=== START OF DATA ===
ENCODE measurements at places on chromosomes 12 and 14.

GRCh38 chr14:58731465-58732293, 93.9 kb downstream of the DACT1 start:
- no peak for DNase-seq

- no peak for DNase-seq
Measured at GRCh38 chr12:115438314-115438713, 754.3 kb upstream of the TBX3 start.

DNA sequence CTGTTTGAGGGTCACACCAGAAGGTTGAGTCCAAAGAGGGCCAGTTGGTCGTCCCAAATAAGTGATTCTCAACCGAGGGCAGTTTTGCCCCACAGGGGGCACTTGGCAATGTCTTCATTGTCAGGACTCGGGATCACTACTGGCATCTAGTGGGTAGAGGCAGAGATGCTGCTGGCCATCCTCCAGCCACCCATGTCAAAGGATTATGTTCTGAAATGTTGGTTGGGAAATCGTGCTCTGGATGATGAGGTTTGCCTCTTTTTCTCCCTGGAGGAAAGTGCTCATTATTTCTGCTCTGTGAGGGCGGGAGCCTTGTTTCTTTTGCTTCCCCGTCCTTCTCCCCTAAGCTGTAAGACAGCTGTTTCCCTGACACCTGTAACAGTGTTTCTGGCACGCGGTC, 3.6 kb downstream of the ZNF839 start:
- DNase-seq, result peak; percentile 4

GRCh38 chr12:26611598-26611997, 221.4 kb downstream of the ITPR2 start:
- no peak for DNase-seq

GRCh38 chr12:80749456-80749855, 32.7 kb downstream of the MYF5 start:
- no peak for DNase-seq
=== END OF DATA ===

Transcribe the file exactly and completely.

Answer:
ENCODE measurements at places on chromosomes 12 and 14.

GRCh38 chr14:58731465-58732293, 93.9 kb downstream of the DACT1 start:
- no peak for DNase-seq

- no peak for DNase-seq
Measured at GRCh38 chr12:115438314-115438713, 754.3 kb upstream of the TBX3 start.

DNA sequence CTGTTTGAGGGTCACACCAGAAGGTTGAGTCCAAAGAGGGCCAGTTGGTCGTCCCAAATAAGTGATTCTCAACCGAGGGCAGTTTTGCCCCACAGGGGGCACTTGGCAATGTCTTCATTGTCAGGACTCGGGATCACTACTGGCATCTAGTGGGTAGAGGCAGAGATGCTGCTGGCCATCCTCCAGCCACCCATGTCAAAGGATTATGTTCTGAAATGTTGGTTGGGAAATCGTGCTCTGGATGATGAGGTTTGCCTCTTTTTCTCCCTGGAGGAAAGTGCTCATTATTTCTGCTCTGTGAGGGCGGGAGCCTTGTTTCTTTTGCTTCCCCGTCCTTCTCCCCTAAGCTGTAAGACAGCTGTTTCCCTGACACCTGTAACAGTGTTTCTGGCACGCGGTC, 3.6 kb downstream of the ZNF839 start:
- DNase-seq, result peak; percentile 4

GRCh38 chr12:26611598-26611997, 221.4 kb downstream of the ITPR2 start:
- no peak for DNase-seq

GRCh38 chr12:80749456-80749855, 32.7 kb downstream of the MYF5 start:
- no peak for DNase-seq